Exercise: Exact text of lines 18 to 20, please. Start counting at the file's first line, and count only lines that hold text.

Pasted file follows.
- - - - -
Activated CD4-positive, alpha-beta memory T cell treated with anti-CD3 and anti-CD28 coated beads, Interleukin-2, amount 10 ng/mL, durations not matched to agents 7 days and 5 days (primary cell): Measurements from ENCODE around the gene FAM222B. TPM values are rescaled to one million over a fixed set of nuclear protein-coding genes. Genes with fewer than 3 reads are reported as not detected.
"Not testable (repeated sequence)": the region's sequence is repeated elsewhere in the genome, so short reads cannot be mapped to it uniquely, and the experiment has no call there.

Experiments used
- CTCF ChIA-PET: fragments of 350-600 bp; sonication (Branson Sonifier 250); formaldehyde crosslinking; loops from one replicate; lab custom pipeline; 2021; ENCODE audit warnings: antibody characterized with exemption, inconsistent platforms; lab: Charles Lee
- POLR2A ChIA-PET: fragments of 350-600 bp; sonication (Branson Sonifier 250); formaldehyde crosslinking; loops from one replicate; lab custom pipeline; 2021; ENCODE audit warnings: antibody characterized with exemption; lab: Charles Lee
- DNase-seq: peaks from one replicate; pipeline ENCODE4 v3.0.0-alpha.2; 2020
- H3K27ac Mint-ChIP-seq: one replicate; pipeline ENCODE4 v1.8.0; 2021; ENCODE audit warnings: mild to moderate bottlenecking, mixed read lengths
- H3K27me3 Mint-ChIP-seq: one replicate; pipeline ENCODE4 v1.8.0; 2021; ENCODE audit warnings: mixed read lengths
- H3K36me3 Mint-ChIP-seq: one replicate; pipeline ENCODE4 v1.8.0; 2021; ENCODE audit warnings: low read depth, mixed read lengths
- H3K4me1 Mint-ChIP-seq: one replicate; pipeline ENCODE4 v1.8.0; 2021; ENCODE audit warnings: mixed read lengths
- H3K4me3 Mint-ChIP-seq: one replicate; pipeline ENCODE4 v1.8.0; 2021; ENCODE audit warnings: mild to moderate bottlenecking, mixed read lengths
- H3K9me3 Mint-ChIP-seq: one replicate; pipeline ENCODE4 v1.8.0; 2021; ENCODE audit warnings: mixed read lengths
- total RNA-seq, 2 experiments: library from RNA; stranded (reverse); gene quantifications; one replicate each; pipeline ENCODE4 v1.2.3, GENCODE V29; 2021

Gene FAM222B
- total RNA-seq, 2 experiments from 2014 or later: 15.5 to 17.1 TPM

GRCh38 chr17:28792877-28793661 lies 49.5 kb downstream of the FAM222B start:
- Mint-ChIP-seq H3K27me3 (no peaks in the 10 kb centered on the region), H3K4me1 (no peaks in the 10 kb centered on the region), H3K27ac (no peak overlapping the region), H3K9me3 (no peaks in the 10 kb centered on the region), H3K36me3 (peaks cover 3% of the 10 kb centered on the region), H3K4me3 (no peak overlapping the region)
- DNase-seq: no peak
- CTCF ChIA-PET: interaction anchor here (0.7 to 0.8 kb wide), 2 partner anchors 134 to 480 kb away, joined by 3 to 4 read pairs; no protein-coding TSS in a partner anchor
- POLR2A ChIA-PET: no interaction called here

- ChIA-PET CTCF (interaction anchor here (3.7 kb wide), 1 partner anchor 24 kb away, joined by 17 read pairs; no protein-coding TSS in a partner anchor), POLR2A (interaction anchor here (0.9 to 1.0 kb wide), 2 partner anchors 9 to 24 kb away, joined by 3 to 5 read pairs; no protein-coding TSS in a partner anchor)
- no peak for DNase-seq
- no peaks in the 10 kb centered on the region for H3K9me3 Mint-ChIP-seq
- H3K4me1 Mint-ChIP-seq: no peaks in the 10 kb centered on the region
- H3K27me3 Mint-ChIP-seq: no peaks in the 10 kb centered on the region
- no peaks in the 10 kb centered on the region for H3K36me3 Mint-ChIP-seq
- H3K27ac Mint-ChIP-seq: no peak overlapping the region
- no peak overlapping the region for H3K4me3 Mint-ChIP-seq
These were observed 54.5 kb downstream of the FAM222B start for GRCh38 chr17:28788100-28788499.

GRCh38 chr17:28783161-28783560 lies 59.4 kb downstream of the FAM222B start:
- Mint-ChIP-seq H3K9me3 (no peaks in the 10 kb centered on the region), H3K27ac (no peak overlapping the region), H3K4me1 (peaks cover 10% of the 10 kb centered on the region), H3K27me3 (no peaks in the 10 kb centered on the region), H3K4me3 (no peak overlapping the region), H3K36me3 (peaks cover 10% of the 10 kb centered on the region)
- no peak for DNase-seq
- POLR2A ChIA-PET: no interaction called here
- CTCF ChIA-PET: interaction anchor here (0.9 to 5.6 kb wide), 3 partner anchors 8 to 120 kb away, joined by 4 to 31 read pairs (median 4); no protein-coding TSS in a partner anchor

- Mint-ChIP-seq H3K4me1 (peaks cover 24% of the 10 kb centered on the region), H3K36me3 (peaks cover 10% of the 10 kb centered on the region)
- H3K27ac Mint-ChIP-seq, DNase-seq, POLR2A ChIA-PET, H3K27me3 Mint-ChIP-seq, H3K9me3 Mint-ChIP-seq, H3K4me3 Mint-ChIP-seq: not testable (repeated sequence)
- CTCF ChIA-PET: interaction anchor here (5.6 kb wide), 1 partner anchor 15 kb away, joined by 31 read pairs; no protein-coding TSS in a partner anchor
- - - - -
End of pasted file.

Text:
- DNase-seq: no peak
- CTCF ChIA-PET: interaction anchor here (0.7 to 0.8 kb wide), 2 partner anchors 134 to 480 kb away, joined by 3 to 4 read pairs; no protein-coding TSS in a partner anchor
- POLR2A ChIA-PET: no interaction called here